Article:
SELECT trial shows cardiovascular risk reduction in non-diabetics taking semaglutide


Results of the SELECT clinical trial, presented at the American Heart Association’s 2023 Scientific Sessions (11–13 November, Philadelphia, USA), have shown that overweight or obese people without diabetes taking the drug semaglutide for more than three years had a 20% lower risk of heart attack, stroke or death due to cardiovascular disease and lost an average of 9.4% of their body weight.

Semaglutide is a GLP-1 medication primarily prescribed for people with Type 2 diabetes, and is also US Food and Drug Administration (FDA)-approved for weight loss in people with obesity.

“This news is very encouraging for people with overweight or obesity because no treatment specifically directed at the management of obesity and overweight in people without Type 1 or Type 2 diabetes has been tested in a randomised trial and been shown to influence cardiovascular outcomes,” said lead study author A Michael Lincoff (Cleveland Clinic, Cleveland, USA).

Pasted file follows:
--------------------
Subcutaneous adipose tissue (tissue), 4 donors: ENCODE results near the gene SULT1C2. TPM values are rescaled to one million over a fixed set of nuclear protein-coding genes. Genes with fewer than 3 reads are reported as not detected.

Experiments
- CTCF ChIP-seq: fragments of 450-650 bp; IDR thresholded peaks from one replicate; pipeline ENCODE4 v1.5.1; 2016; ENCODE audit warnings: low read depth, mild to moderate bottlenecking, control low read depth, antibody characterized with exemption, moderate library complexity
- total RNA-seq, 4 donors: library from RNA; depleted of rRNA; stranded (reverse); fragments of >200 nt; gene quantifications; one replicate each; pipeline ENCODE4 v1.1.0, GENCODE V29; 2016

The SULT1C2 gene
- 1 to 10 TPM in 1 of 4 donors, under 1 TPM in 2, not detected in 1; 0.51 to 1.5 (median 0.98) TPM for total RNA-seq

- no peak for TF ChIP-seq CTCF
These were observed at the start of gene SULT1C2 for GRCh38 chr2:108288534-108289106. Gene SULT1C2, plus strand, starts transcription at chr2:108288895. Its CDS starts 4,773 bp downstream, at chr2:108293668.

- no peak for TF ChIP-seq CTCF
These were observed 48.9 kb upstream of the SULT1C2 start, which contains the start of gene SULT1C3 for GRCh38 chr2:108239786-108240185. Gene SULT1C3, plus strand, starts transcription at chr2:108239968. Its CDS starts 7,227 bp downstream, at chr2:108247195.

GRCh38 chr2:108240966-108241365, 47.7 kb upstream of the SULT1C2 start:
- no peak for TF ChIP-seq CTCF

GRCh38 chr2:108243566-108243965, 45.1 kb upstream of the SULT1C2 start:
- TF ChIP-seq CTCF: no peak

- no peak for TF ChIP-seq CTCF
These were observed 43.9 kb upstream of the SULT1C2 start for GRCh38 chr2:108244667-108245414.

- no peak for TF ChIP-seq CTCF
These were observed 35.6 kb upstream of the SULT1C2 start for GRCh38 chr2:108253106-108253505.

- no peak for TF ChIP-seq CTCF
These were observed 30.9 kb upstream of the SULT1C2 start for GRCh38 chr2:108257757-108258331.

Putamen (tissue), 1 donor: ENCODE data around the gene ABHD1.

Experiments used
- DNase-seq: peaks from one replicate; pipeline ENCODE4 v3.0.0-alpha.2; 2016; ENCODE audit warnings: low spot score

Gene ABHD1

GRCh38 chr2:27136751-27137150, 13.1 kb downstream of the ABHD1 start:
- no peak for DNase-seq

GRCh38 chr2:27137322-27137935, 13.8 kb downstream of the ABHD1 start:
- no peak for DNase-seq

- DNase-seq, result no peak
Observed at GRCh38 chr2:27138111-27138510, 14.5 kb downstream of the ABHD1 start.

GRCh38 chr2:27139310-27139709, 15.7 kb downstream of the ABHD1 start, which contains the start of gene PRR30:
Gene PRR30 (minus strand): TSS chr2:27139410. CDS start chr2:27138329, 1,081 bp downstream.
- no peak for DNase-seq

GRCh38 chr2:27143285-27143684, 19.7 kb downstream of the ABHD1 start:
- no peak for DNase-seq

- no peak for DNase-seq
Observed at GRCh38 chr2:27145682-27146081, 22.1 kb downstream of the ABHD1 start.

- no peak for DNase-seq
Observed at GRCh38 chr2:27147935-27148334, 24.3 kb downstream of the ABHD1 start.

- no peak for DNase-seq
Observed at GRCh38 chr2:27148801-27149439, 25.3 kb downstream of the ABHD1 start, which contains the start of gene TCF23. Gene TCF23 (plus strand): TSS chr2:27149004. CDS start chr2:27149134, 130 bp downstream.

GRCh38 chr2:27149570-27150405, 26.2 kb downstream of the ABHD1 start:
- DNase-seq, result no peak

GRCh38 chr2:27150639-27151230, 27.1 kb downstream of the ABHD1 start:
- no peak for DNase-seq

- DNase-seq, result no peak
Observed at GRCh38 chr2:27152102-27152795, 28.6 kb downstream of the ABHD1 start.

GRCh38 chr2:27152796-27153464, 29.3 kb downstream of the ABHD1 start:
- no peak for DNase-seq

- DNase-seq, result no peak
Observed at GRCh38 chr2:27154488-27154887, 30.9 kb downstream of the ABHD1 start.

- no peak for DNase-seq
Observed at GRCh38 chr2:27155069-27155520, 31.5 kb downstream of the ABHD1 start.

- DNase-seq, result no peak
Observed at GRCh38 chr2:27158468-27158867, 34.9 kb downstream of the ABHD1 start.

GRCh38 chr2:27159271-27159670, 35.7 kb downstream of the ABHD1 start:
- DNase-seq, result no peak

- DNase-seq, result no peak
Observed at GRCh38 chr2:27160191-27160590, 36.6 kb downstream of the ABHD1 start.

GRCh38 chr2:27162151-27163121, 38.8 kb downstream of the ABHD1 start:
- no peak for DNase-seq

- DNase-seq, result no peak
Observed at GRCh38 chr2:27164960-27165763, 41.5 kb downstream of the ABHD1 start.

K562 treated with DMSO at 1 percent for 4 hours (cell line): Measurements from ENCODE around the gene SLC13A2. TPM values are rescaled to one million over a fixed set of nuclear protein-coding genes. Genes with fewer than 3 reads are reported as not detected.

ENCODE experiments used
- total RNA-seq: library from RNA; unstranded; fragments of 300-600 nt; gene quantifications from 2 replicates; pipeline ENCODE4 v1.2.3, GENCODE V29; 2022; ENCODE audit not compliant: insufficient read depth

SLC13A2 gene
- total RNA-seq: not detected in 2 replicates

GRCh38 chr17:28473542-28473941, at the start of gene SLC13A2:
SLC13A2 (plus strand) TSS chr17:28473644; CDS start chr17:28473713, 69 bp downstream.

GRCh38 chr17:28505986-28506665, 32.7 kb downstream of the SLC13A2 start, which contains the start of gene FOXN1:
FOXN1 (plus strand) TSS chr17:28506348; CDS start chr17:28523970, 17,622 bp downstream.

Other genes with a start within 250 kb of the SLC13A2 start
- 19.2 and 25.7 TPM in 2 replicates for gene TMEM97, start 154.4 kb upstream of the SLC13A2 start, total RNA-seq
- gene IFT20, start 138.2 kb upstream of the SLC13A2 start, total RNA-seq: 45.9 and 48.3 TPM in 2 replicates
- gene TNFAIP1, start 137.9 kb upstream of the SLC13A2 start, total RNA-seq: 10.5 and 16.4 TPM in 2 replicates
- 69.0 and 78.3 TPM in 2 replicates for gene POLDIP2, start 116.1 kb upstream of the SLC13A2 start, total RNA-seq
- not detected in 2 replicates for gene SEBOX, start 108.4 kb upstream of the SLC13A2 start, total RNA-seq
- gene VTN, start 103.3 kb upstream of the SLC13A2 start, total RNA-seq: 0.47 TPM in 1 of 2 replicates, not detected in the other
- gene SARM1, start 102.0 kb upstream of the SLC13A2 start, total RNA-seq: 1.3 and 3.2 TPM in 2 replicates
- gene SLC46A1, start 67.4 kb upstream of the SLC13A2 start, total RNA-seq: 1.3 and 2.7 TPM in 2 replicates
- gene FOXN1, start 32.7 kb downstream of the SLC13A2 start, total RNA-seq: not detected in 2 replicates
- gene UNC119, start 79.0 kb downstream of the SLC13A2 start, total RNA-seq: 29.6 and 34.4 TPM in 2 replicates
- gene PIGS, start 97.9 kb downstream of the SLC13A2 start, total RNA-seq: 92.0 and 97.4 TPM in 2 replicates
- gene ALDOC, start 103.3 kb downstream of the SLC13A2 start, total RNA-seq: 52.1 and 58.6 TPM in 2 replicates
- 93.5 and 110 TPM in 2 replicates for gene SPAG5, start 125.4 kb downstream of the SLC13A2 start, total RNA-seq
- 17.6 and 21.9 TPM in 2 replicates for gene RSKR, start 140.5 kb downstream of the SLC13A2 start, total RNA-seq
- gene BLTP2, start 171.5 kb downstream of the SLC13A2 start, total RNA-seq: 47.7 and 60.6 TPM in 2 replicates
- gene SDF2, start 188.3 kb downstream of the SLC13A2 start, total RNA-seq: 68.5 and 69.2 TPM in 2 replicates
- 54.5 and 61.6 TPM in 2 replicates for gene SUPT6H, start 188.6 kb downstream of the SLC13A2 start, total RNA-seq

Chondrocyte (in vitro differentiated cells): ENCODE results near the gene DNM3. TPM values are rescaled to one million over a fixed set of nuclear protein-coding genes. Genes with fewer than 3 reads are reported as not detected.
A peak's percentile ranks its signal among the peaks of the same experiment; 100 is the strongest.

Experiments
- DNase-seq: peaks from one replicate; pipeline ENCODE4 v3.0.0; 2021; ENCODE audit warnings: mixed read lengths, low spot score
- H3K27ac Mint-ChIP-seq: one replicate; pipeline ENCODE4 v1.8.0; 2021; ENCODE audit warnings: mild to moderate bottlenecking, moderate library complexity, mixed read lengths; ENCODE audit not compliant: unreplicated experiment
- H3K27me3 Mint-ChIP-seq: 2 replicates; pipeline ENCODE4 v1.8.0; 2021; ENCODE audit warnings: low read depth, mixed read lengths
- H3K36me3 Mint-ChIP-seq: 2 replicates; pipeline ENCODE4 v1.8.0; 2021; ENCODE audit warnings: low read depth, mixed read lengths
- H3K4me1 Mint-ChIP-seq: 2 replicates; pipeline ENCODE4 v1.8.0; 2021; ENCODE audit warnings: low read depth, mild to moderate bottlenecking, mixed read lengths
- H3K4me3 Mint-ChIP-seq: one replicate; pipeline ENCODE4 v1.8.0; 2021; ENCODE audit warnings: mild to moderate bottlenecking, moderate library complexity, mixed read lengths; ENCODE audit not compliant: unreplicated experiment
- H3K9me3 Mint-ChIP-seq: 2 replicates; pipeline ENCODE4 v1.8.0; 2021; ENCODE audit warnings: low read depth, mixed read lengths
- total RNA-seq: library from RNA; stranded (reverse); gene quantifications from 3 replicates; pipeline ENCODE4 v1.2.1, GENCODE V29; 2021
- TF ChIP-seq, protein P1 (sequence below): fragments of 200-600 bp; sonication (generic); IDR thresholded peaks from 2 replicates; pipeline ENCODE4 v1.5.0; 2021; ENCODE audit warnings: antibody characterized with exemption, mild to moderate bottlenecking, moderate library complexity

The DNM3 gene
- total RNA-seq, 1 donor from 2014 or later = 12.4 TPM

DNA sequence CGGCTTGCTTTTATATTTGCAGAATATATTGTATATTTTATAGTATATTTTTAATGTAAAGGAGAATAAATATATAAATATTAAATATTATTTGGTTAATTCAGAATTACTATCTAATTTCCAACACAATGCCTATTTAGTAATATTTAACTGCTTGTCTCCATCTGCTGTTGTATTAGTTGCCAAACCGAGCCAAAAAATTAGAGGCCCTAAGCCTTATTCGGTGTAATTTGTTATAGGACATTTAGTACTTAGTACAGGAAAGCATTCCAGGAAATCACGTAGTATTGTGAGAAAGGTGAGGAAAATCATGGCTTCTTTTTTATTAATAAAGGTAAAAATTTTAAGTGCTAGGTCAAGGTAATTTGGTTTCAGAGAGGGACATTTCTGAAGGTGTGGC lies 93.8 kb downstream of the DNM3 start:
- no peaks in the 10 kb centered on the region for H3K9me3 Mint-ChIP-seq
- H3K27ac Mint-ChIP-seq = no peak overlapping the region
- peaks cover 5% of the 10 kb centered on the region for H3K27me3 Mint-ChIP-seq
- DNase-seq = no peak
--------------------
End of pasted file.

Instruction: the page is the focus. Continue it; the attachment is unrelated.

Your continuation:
Prior research has confirmed the effect of semaglutide in managing blood sugar, decreasing cardiovascular disease events and reducing weight in people with Type 2 diabetes, this study specifically investigated the potential impact of semaglutide on cardiovascular disease in people with overweight or obesity and cardiovascular disease who did not have either Type 1 or Type 2 diabetes.

Study participants were randomly assigned to take either 2.4mg of semaglutide (the FDA-approved semaglutide dose for weight management) or a placebo once a week, which is higher than the FDA-approved semaglutide dose limit for Type 2 diabetes of 2mg/week.

Each person in the study used a “pen” to inject the medicine or placebo into a skin fold in their stomach, thigh or upper arm each week on the same day, and the dose started at 0.24mg and gradually increased every four weeks up to 2.4mg, and mean follow-up for all participants was 40 months. No one involved in the study—neither the participants nor the healthcare professionals or trial investigators—knew which participants were receiving semaglutide or placebo.